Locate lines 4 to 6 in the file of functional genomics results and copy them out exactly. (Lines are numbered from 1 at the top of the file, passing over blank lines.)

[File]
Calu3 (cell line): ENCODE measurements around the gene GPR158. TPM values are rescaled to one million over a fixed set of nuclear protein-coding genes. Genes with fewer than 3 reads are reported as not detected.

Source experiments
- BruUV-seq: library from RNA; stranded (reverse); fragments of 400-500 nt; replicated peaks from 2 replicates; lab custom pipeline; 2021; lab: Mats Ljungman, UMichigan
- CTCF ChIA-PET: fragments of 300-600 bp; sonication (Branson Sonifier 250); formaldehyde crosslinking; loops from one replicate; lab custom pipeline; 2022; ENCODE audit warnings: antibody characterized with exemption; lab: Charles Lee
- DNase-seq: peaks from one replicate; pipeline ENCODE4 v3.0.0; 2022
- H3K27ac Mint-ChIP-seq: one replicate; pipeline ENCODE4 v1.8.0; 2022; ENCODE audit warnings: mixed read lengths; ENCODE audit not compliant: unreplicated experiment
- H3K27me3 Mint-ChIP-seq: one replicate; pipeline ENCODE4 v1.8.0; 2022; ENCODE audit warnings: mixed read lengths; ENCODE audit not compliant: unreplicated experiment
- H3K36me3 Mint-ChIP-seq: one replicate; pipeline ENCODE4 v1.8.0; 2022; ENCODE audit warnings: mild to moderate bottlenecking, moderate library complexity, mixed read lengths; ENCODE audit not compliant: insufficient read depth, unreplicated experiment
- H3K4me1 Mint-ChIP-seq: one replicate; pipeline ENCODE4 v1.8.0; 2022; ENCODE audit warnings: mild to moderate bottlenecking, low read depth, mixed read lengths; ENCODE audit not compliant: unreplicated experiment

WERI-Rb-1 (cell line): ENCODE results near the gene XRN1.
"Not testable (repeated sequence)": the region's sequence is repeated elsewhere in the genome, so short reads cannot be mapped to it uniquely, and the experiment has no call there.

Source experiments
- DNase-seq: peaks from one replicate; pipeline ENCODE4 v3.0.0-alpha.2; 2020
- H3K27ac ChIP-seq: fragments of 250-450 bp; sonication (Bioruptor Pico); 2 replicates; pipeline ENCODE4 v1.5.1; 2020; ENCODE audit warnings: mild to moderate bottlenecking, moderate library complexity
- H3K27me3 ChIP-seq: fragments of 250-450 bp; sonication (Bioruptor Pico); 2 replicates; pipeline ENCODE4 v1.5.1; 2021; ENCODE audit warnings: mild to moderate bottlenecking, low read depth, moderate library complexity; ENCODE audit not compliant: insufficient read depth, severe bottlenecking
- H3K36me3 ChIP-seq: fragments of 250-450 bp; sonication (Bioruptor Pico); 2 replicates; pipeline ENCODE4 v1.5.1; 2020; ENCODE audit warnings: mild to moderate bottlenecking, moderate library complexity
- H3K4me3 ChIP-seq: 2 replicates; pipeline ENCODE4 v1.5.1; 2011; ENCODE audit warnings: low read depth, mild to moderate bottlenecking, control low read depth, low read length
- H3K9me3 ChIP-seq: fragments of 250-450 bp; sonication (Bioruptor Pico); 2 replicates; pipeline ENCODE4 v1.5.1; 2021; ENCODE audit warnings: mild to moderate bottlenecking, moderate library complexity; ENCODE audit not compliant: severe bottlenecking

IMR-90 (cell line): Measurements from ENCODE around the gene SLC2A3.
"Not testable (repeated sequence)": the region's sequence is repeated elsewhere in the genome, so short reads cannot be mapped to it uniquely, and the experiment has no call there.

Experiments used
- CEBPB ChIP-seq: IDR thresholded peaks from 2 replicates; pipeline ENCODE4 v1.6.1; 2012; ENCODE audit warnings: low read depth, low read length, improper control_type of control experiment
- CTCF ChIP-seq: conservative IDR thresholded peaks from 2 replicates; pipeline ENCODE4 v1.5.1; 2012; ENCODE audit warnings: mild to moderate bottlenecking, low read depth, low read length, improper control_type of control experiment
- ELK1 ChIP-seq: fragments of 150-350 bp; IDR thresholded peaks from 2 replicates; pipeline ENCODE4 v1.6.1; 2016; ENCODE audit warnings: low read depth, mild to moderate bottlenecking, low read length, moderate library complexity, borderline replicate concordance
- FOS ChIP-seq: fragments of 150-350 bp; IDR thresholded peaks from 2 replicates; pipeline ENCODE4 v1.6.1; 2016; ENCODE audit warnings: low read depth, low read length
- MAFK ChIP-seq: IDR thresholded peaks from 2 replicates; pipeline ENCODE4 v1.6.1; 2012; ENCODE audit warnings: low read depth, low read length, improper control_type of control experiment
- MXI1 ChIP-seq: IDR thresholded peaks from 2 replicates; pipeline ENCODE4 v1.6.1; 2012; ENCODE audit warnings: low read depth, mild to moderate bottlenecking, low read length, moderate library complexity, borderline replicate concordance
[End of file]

- CTCF ChIA-PET: fragments of 300-600 bp; sonication (Branson Sonifier 250); formaldehyde crosslinking; loops from one replicate; lab custom pipeline; 2022; ENCODE audit warnings: antibody characterized with exemption; lab: Charles Lee
- DNase-seq: peaks from one replicate; pipeline ENCODE4 v3.0.0; 2022
- H3K27ac Mint-ChIP-seq: one replicate; pipeline ENCODE4 v1.8.0; 2022; ENCODE audit warnings: mixed read lengths; ENCODE audit not compliant: unreplicated experiment